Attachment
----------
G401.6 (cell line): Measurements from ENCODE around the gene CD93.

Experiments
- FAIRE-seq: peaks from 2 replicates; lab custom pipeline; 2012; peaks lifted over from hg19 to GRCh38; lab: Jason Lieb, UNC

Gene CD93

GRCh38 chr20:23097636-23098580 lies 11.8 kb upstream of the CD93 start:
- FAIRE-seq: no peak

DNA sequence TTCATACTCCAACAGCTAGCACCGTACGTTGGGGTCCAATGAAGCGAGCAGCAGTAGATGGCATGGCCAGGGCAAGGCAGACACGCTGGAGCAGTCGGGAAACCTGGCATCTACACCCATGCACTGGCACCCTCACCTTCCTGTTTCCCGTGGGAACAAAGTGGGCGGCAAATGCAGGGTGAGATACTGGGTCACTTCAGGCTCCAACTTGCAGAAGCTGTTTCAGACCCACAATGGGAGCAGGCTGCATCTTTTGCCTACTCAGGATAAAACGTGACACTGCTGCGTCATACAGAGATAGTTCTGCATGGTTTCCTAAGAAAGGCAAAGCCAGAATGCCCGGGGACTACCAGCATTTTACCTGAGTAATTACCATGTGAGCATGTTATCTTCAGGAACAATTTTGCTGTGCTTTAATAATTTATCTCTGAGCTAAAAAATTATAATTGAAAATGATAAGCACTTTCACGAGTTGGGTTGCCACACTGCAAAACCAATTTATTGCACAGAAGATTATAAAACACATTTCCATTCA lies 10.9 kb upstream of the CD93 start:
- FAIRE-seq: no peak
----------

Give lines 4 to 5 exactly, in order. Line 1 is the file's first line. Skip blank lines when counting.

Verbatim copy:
Gene CD93

GRCh38 chr20:23097636-23098580 lies 11.8 kb upstream of the CD93 start: